Déjà Vu: Suzuki Dangles Free Gas In Promo

suzuki-free gas for summer

American Suzuki is going to offer free gasoline to people who buy its vehicles this summer. Déjà vu? Yes, if you remember 2008, when gasoline was $4 a gallon, several automakers offered gasoline debit cards: Chrysler offered $2.99 per gallon for three years, but several non-auto companies did the same.

Suzuki's "Free Gas for Summer" promo gives buyers three months of free gasoline with the purchase of a 2010 model Kizashi, SX4 SportBack, SX4 Sport sedan, SX4 Crossover, Grand Vitara and/or Equator.

The company says people who buy one of the above vehicles will get a debit card ranging in value from $280 to $442. The automaker will promote the program with giveaways on its Facebook site and on Twitter. The company is also promoting via dealership materials.



Suzuki has just begun selling its Kizashi sedan, intended to compete against mid-sized cars, and some analysts see the car as something of a Hail Mary pass -- a make-or-break vehicle for the U.S. market. In the first quarter this year, Suzuki posted sales of 5,661 vehicles, including 2,246 vehicles in March. Of that 397 of those were Kizashis. Suzuki has about 350 dealerships in the U.S.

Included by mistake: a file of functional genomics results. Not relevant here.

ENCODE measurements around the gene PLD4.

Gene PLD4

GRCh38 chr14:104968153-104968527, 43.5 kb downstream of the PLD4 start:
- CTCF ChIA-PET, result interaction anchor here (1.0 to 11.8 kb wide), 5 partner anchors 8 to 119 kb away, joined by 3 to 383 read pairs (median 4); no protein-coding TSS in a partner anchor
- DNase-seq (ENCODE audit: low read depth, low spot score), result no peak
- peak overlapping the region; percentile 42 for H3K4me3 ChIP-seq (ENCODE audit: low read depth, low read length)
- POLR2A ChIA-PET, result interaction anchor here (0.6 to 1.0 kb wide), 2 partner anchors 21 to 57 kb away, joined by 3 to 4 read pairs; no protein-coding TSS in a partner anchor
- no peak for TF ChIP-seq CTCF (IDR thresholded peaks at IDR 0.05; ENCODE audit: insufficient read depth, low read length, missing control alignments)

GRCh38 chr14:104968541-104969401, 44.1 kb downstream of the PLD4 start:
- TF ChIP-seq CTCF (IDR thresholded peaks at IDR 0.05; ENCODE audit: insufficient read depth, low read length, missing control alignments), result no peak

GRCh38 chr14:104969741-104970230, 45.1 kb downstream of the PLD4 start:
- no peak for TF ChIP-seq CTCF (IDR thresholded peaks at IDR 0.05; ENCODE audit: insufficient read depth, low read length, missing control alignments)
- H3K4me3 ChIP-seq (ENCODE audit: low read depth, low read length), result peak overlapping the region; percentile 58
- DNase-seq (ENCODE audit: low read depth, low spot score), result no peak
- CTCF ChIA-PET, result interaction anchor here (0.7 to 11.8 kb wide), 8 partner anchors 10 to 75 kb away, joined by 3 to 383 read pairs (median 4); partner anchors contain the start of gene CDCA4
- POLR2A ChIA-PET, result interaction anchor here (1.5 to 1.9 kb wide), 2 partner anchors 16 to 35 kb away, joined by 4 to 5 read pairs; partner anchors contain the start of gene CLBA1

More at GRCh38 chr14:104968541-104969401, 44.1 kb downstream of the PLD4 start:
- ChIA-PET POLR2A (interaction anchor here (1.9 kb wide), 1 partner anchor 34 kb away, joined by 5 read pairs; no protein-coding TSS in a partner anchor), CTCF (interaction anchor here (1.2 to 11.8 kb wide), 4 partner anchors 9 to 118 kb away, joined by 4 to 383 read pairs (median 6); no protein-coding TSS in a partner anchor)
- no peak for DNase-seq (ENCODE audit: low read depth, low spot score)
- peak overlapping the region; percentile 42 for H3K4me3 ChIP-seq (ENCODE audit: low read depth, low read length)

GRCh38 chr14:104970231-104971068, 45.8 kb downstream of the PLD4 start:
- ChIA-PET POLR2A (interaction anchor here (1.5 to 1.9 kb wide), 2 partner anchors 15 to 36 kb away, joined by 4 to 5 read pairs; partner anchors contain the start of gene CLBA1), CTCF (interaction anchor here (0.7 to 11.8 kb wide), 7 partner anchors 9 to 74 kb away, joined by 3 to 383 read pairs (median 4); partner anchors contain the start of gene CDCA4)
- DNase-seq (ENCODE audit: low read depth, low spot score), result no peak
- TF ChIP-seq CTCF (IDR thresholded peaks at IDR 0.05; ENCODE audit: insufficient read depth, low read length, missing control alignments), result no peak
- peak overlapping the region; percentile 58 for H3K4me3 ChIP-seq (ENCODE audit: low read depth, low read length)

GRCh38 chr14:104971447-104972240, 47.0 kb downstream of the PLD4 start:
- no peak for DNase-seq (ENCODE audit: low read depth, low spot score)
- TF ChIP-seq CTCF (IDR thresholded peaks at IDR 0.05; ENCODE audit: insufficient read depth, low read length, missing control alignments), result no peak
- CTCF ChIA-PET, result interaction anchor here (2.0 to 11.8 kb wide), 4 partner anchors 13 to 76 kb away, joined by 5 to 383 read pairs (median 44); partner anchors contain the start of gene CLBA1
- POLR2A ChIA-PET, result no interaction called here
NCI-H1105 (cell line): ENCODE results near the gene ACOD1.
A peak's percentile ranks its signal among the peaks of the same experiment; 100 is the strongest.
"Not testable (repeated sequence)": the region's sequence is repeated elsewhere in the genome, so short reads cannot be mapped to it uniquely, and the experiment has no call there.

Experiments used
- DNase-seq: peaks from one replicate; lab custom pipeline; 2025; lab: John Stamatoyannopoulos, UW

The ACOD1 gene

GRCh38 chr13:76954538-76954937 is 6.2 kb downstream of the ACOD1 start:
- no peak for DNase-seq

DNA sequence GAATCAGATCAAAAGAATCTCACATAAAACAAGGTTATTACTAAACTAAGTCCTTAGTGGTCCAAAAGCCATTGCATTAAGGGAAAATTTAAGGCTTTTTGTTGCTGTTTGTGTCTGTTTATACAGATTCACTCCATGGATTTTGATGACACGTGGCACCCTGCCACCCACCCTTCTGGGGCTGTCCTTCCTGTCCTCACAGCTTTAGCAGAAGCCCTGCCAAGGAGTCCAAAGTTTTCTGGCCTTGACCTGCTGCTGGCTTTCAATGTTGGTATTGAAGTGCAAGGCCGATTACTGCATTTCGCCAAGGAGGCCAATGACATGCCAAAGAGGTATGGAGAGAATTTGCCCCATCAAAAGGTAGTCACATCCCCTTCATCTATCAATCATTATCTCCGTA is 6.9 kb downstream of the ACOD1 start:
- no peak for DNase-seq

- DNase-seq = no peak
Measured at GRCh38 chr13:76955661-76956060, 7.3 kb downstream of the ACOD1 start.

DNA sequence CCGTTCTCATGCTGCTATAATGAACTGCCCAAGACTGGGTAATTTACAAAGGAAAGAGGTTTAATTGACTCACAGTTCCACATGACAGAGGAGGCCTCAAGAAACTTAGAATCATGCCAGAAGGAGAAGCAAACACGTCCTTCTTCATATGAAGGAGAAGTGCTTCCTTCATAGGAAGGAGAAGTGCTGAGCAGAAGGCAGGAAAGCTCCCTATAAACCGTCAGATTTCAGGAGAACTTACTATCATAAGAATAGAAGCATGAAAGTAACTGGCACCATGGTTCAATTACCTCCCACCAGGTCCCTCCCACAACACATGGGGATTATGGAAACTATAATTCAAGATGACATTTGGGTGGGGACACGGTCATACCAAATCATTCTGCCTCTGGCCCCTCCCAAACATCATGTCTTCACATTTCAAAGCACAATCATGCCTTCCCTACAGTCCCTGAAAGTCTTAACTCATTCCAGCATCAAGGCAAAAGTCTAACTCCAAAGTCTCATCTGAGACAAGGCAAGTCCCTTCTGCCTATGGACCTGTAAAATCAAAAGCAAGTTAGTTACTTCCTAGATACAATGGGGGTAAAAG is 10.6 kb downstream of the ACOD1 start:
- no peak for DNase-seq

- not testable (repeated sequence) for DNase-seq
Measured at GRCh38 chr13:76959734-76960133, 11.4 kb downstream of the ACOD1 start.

Dan Gorrell, president of Tustin, Calif.-based Gorrell Group, says the automaker is in a difficult position because of its lack of traction in the U.S. market. "They have been selling to buyers in the past who have left the new-car market in the last year and a half. Which makes it difficult for them," he says. "And they don't have dealership representation."

He says, however, that Suzuki has an opportunity, as the Kizashi has been very well received and represents the kind of product Suzuki needs to turn the company around. "But it would need to be supported with marketing investment. Not investing in that makes it increasingly difficult," he says. "Kizashi is a surprisingly good product for a key segment of the market, but they just need to get the word out and that's tough because they aren't spending on advertising."

Gorrell thinks the gas pitch has a chance since "the group that they have appealed to in the past has been budget-conscious and it may be an incentive to those folks suffering from the recession. I think incentives like free gas may be a meaningful perk."

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